7.
J Am Acad Dermatol ; 87(3):AB74, 2022.
Article in English | PMC | ID: covidwho-2041859
9.
Journal of Addiction Medicine ; 02:02, 2022.
Article in English | MEDLINE | ID: covidwho-1973276

ABSTRACT

BACKGROUND: We explored syringe service program (SSP) perspectives on barriers, readiness, and programmatic needs to support coronavirus disease 2019 (COVID-19) vaccine uptake among people who use drugs. METHODS: We conducted an exploratory qualitative study, leveraging an existing sample of SSPs in the United States. Semistructured, in-depth interviews were conducted with SSP staff between February and April 2021. Interviews were analyzed using a Rapid Assessment Process, an intensive, iterative process that allows for rapid analysis of time-sensitive qualitative data. RESULTS: Twenty-seven SSPs completed a qualitative interview. Many SSP respondents discussed that COVID-19 vaccination was not a priority for their participants because of competing survival priorities, and respondents shared concerns that COVID-19 had deepened participant mistrust of health care. Most SSPs wanted to participate in COVID-19 vaccination efforts;however, they identified needed resources, including adequate space, personnel, and training, to implement successful vaccine programs. CONCLUSIONS: Although SSPs are trusted resources for people who use drugs, many require additional structural and personnel support to address barriers to COVID-19 vaccination among their participants. Funding and supporting SSPs in the provision of COVID-19 prevention education and direct vaccine services should be a top public health priority.

10.
Alcoholism-Clinical and Experimental Research ; 46:177A-177A, 2022.
Article in English | Web of Science | ID: covidwho-1894160
11.
Visions in Leisure and Business ; 24(1):72-89, 2022.
Article in English | CAB Abstracts | ID: covidwho-1837746

ABSTRACT

In a journey spanning almost 20 years the Southern Food & Beverage Museum has become established as a solid and reliable museum and attraction in New Orleans, Louisiana. Its journey to established museum has been fraught with disaster and determination - from Hurricane Katrina in 2005, the financial crisis of 2008, the BP Oil Spill, and COVID - to more local disasters like floods and hurricanes. Today it is ready for whatever may happen, as well as prepared with a plan to pivot, innovate, and re-invent itself, all the while deepening its mission and continuing to be the Southern Food & Beverage Museum.

12.
National Technical Information Service; 2021.
Non-conventional in English | National Technical Information Service | ID: grc-753708

ABSTRACT

The NASA Resilient Autonomy Project developed a software framework that implemented a Run Time Assurance (RTA) architecture that leveraged ASTM International’s F3269 Industry Standard for safely bounding complex behavior in aircraft. This framework was called the Expandable Variable Autonomy Architecture, or EVAA. EVAA was developed during the height of the Covid-19 lockdown that caused the Resilient Autonomy team to pivot from flight test to distributed simulator testing. EVAA was developed to be platform and mission agnostic where platform specifics were behind a hardware abstraction layer that EVAA called a Coupler. EVAA was able to host multiple safety monitors that could resolve individual safety hazards. EVAA was able to resolve priority conflicts when multiple safety hazards needed to be resolved simultaneously and was able to resolve highly complex situations in a safe manner that could exceed human capabilities.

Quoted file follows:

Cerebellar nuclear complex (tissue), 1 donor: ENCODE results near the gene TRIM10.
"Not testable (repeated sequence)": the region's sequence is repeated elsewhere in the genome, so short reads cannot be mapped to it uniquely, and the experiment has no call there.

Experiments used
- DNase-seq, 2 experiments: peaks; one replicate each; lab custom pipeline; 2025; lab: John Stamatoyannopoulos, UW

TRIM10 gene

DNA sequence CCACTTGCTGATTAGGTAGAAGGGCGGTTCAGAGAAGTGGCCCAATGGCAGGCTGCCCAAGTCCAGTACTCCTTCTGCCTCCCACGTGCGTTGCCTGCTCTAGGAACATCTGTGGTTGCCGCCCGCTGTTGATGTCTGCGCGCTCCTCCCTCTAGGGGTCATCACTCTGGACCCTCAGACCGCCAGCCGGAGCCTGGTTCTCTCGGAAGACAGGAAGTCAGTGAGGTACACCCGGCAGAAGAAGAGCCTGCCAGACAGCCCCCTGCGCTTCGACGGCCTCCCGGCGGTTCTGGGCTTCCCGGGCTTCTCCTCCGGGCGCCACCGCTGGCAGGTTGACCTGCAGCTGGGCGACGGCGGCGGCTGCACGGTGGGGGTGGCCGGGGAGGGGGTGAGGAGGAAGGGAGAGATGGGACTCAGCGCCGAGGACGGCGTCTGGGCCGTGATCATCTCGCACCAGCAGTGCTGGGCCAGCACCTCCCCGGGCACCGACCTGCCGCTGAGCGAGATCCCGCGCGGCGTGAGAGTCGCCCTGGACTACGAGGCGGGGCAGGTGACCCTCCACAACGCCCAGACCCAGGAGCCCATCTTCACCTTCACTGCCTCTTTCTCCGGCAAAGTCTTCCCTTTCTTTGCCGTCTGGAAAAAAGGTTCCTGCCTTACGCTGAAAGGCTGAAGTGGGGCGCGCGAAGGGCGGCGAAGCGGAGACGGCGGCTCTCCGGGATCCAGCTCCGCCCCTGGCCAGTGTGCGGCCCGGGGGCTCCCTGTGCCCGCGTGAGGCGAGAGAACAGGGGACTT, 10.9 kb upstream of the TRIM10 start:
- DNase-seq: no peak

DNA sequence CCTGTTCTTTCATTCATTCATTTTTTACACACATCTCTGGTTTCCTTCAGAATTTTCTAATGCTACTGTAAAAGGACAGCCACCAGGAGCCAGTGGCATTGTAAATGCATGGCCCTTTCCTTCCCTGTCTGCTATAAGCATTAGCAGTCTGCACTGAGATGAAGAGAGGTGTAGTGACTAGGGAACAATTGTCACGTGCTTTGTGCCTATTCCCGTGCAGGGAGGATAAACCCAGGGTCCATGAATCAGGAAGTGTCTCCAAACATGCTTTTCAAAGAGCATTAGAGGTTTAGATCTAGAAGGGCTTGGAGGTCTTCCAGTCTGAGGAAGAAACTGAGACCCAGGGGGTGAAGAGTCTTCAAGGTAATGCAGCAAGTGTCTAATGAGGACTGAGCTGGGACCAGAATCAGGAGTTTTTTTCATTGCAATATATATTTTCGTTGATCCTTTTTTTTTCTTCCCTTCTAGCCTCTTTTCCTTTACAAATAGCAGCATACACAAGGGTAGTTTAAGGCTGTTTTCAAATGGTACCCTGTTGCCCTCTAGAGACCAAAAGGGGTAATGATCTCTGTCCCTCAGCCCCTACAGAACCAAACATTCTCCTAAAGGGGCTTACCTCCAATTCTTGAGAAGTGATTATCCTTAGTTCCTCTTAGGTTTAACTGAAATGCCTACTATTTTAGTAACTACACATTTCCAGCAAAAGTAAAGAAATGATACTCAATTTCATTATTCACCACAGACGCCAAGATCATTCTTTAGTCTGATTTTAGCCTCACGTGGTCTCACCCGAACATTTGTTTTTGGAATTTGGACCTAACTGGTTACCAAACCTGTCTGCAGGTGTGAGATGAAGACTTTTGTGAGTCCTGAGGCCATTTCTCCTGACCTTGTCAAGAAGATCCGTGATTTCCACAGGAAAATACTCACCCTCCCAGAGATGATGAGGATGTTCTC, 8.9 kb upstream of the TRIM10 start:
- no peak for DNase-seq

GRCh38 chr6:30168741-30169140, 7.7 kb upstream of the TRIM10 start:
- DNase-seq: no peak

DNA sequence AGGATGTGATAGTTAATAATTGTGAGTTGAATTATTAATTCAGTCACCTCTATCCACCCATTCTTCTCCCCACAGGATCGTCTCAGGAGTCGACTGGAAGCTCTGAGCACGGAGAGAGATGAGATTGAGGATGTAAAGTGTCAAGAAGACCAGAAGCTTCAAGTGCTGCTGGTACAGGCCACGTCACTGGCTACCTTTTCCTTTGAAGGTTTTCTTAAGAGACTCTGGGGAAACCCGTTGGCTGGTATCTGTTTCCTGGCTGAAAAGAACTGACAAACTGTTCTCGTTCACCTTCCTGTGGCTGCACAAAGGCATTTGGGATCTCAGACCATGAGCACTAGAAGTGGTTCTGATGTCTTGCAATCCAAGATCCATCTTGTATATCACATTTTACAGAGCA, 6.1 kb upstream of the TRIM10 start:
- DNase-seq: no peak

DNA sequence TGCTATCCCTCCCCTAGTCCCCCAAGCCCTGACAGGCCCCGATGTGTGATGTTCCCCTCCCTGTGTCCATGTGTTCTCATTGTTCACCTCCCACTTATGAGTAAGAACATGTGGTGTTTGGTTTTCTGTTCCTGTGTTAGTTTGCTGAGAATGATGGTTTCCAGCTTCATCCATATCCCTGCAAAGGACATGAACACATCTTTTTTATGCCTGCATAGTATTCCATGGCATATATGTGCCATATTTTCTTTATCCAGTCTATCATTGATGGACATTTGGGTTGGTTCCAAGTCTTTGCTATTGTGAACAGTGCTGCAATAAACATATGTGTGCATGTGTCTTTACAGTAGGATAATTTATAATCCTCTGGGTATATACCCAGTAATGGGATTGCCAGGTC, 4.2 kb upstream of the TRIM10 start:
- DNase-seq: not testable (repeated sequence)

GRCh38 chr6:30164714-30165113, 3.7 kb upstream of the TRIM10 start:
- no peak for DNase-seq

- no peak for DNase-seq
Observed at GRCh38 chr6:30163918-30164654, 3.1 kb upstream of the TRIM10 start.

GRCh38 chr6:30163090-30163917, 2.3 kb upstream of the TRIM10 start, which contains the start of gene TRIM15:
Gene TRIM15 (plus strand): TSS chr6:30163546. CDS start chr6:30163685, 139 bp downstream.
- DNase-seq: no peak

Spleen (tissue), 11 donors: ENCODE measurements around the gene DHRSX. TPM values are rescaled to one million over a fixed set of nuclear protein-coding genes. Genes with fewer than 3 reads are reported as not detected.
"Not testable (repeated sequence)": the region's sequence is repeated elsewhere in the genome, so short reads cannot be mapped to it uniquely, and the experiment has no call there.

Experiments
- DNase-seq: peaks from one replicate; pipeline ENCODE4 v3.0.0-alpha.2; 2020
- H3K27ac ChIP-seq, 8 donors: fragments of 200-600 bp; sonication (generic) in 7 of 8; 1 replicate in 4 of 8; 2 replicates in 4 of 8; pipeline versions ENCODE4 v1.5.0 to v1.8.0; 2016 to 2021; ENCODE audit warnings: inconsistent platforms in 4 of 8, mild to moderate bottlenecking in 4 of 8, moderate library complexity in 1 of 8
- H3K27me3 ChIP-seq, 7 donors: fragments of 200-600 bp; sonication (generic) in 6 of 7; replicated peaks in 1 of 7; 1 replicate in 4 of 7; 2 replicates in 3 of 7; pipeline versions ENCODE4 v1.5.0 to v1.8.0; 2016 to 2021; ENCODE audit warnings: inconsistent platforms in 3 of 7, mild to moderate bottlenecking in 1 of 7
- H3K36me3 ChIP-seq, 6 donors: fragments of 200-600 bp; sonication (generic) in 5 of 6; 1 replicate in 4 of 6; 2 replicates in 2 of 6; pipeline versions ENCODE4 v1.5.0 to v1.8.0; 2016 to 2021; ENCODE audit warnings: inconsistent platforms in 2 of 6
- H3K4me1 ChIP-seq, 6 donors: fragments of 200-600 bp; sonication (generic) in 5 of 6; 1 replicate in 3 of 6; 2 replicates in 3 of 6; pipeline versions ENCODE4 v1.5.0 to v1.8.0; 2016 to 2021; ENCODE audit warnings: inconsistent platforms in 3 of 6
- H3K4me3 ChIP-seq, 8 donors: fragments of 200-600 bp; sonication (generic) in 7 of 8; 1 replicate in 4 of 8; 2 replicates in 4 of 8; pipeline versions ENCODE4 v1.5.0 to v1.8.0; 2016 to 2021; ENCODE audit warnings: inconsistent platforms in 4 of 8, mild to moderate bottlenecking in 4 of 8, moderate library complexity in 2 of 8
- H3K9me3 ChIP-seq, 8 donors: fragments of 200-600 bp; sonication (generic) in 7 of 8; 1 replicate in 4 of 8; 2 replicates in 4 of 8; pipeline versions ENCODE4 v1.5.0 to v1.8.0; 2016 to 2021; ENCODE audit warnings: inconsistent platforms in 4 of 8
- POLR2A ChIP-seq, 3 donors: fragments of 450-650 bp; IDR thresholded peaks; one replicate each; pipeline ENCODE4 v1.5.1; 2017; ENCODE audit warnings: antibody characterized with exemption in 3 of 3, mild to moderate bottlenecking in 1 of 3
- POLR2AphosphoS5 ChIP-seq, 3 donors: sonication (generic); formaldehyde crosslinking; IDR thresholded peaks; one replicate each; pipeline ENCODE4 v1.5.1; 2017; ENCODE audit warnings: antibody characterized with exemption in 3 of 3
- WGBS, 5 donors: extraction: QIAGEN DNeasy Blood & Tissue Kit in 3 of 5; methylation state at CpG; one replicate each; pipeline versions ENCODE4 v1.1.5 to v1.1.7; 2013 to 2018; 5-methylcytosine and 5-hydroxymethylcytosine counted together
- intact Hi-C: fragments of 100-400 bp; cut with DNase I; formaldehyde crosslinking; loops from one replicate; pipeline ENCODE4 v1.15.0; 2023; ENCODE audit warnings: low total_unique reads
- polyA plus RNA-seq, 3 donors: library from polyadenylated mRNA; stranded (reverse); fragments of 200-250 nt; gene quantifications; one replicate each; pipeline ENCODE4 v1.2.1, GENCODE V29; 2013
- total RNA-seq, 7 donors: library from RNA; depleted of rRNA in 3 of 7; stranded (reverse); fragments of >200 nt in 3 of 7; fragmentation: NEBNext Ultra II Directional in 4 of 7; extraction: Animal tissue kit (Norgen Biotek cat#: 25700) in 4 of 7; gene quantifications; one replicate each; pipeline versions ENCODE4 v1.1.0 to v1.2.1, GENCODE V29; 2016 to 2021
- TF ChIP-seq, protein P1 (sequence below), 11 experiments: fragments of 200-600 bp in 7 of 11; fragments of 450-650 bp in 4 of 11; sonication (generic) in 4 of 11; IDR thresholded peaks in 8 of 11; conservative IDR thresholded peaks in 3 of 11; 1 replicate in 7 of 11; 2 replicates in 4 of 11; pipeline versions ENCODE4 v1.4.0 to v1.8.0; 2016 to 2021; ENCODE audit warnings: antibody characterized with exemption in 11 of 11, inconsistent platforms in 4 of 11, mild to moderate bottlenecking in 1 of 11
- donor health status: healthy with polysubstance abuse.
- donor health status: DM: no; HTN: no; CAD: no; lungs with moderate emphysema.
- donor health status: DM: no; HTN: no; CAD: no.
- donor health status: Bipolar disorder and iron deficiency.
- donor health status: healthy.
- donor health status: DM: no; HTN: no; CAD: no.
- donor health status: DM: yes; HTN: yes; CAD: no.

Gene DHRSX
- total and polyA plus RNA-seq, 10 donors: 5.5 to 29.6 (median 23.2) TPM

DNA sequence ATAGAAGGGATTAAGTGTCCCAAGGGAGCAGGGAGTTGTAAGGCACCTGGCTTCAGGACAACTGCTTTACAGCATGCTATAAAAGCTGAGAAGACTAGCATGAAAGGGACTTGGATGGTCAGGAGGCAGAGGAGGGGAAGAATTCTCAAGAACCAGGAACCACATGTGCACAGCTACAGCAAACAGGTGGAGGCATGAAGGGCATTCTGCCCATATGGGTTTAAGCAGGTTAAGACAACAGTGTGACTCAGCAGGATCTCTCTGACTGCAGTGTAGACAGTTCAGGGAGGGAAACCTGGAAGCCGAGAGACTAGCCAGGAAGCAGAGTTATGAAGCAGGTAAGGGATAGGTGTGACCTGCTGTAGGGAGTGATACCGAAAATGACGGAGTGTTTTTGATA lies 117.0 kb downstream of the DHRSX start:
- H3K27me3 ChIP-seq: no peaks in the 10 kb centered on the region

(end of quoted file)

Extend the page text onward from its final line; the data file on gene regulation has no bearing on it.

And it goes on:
13.
Colorectal Disease ; 24(SUPPL 1):133-134, 2022.
Article in English | EMBASE | ID: covidwho-1745941

ABSTRACT

Purpose/Background: The COVID-19 pandemic has resulted in global disruptions to the delivery of healthcare.(1) The national responses of Australia and New Zealand has resulted in unprecedented changes to the care of colorectal cancer patients, amongst others. This paper aims to determine the impact of COVID-19 on colorectal cancer diagnosis and management in Australia and New Zealand. Methods/Interventions: This is a multicentre retrospective cohort study using the prospectively maintained Binational Colorectal Cancer Audit (BCCA) registry. Data is contributed by over 200 surgeons in Australia and New Zealand. Patients receiving colorectal cancer surgery during the pandemic were compared to averages from the same period over the preceding three years. Results/Outcomes: There were fewer operations in 2020 than the historical average. During April to June patients were younger, more likely to have operations in public hospitals and more likely to have urgent or emergency operations. By October to December proportionally less patients had stage I disease, proportionally more had stage II or III disease and there was no difference in stage IV disease. Patients were less likely to have rectal cancer, were increasingly likely to have urgent or emergency surgery and more likely to have a stoma created. Conclusion/Discussion: This study shows that the response to COVID-19 has had measurably negative effects on the diagnosis and management of colorectal cancer in two countries that have had significantly fewer COVID-19 cases than many other countries. The long-term effects on survival and recurrence are yet to be known, but could be significant. Findings will be updated with 2021 data at the completion of the year. (Figure Presented).